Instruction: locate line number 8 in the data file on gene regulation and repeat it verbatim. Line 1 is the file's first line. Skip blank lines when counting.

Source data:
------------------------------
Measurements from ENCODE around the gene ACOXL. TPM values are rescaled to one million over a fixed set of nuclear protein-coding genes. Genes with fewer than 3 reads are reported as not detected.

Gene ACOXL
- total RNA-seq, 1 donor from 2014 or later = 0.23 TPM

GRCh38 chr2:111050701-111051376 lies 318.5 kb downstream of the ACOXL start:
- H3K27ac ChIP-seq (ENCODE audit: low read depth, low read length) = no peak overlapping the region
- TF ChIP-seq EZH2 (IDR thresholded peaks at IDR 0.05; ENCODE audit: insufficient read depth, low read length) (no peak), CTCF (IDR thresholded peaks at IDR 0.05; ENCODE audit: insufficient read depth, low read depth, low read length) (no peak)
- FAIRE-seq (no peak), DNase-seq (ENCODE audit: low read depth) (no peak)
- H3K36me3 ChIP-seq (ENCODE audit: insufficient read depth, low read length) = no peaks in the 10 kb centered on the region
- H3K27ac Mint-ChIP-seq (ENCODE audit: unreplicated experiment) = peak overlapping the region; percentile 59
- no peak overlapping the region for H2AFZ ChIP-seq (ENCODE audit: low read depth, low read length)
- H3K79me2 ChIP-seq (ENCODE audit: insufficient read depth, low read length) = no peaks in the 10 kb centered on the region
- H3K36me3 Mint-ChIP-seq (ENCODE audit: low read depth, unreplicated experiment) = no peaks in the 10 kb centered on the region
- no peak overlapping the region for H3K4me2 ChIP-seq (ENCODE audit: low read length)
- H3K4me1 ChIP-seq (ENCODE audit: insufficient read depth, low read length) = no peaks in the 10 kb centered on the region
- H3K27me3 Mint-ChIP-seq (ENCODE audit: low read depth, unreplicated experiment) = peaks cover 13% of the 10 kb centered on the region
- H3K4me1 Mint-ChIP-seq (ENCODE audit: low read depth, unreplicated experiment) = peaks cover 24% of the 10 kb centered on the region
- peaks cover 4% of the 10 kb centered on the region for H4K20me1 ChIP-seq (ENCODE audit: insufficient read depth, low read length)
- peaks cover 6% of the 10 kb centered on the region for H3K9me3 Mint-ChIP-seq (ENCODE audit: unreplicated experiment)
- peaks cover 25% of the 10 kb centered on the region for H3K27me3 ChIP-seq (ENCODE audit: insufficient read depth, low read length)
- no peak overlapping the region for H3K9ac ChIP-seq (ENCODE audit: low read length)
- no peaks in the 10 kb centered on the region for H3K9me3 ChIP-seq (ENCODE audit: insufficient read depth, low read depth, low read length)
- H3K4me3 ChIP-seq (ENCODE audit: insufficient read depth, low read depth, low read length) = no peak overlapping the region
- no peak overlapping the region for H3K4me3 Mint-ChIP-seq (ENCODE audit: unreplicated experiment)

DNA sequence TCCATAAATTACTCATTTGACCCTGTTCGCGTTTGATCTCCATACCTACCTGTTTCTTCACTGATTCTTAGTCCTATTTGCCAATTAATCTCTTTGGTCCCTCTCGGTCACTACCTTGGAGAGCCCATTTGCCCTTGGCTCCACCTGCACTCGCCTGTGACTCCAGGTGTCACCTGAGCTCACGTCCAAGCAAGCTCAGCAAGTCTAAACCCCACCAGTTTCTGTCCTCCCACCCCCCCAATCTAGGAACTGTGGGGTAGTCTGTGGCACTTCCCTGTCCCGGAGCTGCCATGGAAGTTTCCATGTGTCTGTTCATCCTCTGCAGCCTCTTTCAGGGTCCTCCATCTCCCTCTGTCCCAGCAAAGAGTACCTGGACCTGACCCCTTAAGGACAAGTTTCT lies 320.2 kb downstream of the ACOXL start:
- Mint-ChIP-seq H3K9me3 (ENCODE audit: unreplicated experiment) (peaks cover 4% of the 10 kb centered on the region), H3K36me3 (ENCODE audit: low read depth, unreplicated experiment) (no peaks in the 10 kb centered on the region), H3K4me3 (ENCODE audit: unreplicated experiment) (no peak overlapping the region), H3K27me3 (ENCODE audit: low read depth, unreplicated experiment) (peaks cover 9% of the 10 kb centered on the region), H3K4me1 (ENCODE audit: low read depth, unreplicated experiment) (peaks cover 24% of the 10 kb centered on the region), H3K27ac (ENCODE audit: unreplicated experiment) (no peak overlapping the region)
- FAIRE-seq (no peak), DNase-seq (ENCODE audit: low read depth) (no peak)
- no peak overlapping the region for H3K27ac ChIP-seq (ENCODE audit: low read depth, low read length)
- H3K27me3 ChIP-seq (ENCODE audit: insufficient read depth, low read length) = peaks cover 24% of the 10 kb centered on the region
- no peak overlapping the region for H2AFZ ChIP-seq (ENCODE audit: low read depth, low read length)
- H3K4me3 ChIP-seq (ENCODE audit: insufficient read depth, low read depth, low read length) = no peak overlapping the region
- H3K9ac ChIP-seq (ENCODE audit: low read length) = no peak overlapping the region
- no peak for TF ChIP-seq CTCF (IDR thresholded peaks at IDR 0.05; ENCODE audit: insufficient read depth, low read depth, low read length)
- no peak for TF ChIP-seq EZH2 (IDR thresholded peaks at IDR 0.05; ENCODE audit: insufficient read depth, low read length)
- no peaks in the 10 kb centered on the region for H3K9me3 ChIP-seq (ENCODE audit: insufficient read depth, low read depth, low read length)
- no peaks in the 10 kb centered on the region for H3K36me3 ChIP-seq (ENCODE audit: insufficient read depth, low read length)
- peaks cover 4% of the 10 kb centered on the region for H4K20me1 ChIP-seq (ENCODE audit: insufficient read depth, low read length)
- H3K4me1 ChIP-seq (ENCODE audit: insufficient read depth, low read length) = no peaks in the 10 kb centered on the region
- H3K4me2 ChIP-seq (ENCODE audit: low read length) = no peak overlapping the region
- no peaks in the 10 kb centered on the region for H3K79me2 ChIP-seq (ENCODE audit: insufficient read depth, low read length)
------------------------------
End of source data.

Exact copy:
- H3K36me3 ChIP-seq (ENCODE audit: insufficient read depth, low read length) = no peaks in the 10 kb centered on the region